The sentence is unpopular among many of the workers and their families who point out that it amounts to less than a year for each dead person. Roe first became eligible for parole in March 1994, and was released just under four years into his sentence.

Imperial Foods was fined $808,150 for offenses such as the locked doors and inadequate emergency lighting. The amount is comparatively small compared to federal penalties that can total millions because the state administers its own safety program.

The Hamlet Chicken Plant fire provides many examples of “what not to do.” When the final investigative report was complete, 10 recommendations were made:

  1. Life safety codes must be enforced. Proper enforcement of existing regulations must occur in future.
  2. Cooking areas must be separately partitioned from other employee work areas. Cooking operations in food processing plants carry a high risk of fire, and so must be separated from the rest of the building, and from as many workers as possible.
  3. Building exits in wet-type operations should have double emergency lighting, one positioned above the door and one low to the floor. Because the work areas were cooled to comply with food preservation laws, humidity was high, so-called “wet conditions”. These conditions cause particularly heavy smoke, obscuring much high-level emergency lighting.
  4. High-pressure equipment maintenance and repairs must be limited to factory-trained personnel and specifications. Maintenance personnel working on high-pressure machinery, such as the maintenance employee who conducted the faulty modification to the hydraulic hose in the plant, must be trained by personnel from the factory that supplied the equipment.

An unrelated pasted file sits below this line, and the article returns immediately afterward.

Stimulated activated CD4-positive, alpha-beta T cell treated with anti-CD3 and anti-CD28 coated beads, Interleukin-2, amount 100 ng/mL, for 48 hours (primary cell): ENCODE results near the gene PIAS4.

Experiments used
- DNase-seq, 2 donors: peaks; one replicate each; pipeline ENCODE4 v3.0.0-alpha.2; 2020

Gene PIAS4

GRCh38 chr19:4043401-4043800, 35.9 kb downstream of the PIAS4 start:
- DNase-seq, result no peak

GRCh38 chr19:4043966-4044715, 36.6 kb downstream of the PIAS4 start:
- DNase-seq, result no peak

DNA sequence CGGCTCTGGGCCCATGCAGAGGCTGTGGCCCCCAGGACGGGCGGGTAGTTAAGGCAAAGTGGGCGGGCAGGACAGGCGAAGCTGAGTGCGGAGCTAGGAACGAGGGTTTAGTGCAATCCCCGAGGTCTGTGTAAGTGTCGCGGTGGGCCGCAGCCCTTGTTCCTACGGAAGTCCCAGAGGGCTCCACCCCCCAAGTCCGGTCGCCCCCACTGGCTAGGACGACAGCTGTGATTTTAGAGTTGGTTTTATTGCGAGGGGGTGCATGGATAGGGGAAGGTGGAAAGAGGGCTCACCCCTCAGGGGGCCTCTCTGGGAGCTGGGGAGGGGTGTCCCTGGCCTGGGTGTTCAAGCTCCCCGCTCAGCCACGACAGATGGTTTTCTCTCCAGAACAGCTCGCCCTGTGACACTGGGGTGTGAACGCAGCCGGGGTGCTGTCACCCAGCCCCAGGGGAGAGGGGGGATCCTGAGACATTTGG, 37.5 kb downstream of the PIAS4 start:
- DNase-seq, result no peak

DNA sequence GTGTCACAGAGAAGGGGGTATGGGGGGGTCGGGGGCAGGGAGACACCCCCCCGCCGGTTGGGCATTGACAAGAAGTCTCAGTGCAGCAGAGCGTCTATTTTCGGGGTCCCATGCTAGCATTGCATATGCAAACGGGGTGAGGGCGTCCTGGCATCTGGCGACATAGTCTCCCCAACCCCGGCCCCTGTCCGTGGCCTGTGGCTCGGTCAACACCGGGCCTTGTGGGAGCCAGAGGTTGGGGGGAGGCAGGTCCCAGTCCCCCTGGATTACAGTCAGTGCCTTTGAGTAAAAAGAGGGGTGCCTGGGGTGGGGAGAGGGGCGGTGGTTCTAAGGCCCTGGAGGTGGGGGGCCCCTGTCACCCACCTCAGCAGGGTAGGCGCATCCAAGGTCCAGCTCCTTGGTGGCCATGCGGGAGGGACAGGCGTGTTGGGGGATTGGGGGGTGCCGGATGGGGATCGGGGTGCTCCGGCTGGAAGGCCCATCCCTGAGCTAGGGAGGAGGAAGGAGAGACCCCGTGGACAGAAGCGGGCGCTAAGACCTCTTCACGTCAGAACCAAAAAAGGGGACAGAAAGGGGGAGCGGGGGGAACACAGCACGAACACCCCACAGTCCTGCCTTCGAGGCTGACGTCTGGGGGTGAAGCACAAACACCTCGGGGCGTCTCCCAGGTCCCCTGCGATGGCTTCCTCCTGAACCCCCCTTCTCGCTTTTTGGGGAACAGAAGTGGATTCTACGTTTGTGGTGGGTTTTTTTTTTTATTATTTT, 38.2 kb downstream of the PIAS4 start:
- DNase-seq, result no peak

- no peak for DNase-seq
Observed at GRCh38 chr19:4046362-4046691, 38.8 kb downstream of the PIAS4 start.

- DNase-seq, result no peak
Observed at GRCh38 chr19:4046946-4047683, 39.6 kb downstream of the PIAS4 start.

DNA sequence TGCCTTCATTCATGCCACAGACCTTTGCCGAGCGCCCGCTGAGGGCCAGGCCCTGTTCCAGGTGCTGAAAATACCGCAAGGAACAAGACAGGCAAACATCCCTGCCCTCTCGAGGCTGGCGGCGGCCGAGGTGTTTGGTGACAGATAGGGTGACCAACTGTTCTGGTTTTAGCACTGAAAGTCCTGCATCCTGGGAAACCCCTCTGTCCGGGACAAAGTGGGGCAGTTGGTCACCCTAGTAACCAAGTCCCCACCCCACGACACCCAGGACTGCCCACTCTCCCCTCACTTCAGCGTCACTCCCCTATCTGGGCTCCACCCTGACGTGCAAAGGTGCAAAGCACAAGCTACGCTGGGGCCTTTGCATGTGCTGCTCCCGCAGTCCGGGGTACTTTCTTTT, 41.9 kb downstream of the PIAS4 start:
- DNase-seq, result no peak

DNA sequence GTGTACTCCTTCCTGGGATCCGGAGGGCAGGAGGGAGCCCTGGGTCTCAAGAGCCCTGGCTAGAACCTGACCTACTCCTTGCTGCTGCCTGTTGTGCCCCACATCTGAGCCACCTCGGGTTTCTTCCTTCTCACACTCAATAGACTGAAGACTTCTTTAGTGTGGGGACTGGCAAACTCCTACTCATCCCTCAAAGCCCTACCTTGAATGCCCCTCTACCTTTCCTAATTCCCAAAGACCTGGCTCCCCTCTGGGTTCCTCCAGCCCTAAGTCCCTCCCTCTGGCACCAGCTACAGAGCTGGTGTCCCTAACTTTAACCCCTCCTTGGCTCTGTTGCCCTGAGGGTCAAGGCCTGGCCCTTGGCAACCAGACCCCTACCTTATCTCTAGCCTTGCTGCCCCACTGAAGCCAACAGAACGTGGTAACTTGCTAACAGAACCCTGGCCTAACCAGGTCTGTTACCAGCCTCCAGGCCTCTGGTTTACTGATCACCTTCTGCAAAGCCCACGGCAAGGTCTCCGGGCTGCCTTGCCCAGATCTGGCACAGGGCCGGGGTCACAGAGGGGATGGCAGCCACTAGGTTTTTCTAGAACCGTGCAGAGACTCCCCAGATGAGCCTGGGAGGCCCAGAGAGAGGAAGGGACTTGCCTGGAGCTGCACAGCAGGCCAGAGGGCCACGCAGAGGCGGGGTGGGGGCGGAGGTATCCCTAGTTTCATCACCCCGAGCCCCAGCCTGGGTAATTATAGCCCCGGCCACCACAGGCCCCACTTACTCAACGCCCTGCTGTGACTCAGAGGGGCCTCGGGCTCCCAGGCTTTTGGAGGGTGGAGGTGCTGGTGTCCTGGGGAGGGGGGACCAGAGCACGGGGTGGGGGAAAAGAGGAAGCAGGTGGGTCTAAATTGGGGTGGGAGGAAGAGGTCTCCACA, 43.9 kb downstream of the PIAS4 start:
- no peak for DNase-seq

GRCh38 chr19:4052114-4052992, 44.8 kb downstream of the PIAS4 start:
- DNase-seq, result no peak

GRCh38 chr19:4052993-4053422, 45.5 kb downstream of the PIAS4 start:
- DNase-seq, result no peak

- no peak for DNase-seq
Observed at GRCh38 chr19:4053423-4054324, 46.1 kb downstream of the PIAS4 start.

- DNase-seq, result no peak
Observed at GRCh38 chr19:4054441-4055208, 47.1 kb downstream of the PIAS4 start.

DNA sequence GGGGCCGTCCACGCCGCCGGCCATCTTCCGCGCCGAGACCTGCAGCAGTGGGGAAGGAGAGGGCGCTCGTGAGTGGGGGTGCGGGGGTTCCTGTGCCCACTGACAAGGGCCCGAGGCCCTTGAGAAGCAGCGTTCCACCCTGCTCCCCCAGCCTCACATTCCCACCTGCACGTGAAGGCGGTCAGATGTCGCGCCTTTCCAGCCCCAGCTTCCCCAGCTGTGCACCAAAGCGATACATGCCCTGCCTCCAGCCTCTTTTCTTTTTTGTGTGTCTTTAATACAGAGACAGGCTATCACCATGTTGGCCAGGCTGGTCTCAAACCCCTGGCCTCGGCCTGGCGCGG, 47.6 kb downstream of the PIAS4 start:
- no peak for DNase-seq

5. High-pressure equipment in probable incident areas should have built-in catastrophic shutdown valves. This would reduce the probability of accidents in high-risk areas by shutting down machinery should a fault occur.
  6. Negative air flow systems in these facilities could enhance safety by being modified to also accomplish smoke evacuation. Many similar plants have this equipment, which is designed to quickly purge the air of toxic fumes in the event of accidental release of ammonia. The report recommends modifying the equipment to also pull heavy smoke away from lower areas.
  7. State and federal inspectors from various departments should be cross-trained. Had the food inspector reported the problems he saw, the disaster may have been prevented despite the lack of other safety inspections. Such personnel should be trained to recognize major problems and to report them to the relevant authorities.
  8. Establish a “worry free” line of communications for industry employees. Workers inside the Hamlet plant were afraid to say anything about safety conditions for fear of being fired. To overcome such problems, states should establish systems of anonymous reporting of problems by workers.
  9. The number of OSHA safety inspectors must be increased. The team of inspectors was hugely overburdened at the time of the accident, and the report says that the number of inspectors requires increasing to solve the problem.
  10. Emergency exit drills must be incorporated into industry policies. This would allow quick evacuation of premises like the Hamlet chicken plant.

Could these points have saved lives? Without doubt! How does your work site measure up? Even if your not locking exits doors, you may be missing some of the more subtle safety issues that put employees at risk. Conduct an audit and uncover those safety issues today

Many thanks to the OSHA Navigator for this post.

You Might Like: